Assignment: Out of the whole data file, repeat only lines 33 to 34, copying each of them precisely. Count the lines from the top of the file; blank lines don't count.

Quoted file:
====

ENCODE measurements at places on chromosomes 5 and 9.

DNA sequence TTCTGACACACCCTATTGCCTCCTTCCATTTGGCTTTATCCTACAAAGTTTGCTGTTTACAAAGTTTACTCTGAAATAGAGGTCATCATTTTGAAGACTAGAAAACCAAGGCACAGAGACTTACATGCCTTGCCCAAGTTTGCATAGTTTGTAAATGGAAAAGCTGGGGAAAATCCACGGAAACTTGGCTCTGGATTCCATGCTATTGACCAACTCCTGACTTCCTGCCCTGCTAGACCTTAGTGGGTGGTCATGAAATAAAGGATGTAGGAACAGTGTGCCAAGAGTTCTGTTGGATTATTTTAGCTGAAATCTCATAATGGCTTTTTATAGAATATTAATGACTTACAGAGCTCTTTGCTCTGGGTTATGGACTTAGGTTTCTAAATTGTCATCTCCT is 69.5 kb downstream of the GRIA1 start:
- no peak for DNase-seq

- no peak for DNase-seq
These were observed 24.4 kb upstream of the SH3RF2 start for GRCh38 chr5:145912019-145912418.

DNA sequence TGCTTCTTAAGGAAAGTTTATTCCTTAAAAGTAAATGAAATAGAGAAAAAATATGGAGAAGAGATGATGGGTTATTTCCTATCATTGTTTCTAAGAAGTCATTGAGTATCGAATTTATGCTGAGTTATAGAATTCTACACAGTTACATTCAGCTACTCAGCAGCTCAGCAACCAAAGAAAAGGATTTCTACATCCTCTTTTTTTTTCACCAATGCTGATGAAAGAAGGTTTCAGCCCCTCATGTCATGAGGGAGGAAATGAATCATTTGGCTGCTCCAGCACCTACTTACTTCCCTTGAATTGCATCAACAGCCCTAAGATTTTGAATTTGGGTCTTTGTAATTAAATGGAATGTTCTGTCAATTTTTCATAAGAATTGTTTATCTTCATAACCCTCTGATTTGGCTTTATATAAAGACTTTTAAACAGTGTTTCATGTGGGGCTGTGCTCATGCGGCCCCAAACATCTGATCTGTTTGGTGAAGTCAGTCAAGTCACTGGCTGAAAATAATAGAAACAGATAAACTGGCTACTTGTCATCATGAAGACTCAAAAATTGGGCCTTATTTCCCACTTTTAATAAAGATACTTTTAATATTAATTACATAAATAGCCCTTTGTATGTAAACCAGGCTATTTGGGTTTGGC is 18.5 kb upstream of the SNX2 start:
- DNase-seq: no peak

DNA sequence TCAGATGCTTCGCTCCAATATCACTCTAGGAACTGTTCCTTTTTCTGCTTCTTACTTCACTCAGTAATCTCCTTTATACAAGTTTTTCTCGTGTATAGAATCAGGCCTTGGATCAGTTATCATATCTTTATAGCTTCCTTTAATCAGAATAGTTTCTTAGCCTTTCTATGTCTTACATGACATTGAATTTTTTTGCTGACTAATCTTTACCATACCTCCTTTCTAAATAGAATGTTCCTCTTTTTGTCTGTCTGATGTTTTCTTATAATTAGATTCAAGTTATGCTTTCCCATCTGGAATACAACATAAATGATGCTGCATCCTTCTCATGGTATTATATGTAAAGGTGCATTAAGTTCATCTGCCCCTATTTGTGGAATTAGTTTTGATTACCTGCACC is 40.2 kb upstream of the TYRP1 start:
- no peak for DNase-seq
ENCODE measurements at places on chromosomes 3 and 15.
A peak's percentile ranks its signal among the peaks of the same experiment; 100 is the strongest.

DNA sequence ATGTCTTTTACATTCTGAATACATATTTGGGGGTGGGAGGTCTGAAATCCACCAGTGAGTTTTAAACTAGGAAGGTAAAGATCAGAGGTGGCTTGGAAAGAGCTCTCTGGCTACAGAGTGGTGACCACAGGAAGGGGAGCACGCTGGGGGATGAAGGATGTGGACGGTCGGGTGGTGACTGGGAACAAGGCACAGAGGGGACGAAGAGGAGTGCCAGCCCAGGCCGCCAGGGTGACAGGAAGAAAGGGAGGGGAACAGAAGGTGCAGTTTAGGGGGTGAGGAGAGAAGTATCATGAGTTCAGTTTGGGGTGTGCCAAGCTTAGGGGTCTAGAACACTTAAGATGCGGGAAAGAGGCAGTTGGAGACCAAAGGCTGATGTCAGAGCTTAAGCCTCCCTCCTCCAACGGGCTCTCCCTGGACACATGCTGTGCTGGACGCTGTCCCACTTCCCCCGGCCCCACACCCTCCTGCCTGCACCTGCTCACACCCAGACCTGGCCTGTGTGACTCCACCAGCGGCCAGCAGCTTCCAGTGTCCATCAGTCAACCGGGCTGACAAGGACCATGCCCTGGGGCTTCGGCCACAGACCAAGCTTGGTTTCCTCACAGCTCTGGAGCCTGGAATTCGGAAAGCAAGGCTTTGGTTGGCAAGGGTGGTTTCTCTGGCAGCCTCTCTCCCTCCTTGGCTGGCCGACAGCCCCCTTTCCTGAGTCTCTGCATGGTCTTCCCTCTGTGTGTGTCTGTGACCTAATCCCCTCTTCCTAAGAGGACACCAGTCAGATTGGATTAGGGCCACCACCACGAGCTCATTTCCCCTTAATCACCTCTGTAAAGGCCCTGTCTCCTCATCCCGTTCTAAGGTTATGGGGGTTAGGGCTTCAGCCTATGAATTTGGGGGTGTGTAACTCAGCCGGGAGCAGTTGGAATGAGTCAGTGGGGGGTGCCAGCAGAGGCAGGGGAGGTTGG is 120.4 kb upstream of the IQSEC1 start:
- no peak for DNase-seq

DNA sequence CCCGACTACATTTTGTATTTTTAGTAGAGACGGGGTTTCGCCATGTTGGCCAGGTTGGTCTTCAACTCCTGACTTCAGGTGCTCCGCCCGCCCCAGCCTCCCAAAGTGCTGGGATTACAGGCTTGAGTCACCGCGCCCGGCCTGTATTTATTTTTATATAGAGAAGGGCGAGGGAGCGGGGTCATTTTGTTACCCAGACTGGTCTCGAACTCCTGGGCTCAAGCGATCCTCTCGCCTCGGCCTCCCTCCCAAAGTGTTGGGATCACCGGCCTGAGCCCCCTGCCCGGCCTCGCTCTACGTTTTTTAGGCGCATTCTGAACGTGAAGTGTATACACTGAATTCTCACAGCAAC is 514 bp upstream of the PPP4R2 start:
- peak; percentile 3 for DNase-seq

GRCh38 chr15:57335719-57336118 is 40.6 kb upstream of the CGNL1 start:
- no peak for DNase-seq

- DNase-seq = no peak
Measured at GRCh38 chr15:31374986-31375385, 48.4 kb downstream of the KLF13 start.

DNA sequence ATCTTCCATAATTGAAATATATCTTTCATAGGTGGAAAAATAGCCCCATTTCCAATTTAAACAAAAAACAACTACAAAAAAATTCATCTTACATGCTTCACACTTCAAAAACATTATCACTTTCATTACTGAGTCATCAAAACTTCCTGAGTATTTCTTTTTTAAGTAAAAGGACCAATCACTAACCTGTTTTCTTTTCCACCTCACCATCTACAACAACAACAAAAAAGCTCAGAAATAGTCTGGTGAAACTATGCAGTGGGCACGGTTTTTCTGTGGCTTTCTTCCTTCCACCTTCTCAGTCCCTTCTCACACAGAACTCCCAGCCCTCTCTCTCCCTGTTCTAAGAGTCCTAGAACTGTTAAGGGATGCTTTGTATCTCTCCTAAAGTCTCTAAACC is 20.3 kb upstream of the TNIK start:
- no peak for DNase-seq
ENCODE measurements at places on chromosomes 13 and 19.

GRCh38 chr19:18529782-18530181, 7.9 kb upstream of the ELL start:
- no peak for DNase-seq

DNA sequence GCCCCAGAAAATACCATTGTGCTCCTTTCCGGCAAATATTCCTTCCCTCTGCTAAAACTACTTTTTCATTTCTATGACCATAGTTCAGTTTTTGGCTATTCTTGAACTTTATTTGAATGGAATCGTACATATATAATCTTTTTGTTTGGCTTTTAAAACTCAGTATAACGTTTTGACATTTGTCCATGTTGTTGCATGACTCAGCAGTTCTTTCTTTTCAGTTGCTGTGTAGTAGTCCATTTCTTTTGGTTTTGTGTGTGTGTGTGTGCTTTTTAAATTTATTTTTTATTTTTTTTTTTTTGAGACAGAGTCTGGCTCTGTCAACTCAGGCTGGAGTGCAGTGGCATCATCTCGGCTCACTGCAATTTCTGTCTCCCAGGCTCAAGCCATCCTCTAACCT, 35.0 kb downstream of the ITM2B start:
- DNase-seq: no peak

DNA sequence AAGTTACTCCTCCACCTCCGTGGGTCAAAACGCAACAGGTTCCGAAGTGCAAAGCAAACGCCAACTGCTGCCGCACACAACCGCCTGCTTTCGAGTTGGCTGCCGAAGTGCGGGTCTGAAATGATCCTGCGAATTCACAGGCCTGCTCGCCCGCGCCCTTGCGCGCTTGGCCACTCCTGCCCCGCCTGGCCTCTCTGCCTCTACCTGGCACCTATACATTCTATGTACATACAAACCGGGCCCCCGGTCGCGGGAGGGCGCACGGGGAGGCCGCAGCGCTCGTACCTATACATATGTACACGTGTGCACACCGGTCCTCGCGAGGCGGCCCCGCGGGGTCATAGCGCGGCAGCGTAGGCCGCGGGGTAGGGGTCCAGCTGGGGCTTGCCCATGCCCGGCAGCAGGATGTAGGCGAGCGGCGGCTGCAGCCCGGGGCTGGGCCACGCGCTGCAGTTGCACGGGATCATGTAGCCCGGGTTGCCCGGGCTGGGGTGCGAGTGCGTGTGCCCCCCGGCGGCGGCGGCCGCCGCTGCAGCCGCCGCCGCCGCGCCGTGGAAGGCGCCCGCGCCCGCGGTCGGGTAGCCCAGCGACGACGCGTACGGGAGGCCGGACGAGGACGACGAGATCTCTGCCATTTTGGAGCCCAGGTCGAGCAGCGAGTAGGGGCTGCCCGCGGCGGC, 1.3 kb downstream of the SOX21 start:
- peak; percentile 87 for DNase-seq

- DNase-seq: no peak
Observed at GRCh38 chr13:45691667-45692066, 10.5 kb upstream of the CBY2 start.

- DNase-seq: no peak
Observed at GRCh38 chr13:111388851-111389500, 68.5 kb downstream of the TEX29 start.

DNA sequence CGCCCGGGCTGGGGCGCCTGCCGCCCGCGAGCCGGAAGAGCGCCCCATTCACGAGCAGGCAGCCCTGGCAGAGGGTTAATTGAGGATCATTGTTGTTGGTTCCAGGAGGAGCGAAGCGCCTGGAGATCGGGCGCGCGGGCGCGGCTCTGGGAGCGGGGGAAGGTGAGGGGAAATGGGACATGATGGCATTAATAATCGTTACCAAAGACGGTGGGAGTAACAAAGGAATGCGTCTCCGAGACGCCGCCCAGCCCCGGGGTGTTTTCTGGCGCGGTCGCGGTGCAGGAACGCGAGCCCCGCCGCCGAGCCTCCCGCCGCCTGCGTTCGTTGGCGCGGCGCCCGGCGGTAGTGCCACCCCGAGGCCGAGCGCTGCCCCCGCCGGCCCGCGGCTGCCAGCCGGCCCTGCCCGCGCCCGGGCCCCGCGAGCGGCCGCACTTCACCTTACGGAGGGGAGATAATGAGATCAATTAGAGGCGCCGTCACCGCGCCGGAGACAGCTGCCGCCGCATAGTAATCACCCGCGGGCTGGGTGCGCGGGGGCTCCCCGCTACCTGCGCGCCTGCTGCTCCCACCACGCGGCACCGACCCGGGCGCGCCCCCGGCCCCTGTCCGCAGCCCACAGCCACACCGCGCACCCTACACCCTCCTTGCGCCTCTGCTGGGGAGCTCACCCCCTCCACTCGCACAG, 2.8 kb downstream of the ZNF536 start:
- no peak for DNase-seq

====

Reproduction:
DNA sequence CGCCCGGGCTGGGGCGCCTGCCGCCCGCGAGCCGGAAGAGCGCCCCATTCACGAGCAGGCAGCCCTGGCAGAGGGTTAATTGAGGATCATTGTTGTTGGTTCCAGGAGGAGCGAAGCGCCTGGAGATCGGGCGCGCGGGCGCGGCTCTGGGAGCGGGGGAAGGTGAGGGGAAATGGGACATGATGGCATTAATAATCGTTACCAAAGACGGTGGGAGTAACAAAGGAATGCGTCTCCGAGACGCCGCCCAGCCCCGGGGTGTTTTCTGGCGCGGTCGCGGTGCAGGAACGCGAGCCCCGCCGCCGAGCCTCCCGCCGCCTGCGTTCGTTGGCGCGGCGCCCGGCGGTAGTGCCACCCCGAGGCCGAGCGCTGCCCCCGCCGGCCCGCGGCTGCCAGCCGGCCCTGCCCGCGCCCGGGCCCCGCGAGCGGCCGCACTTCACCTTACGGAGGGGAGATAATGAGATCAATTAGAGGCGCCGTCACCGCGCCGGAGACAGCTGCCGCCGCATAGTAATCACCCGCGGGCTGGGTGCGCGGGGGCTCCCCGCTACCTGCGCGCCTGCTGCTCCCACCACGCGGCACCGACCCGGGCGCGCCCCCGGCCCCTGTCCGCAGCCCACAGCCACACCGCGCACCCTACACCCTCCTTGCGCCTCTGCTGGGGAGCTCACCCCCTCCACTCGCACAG, 2.8 kb downstream of the ZNF536 start:
- no peak for DNase-seq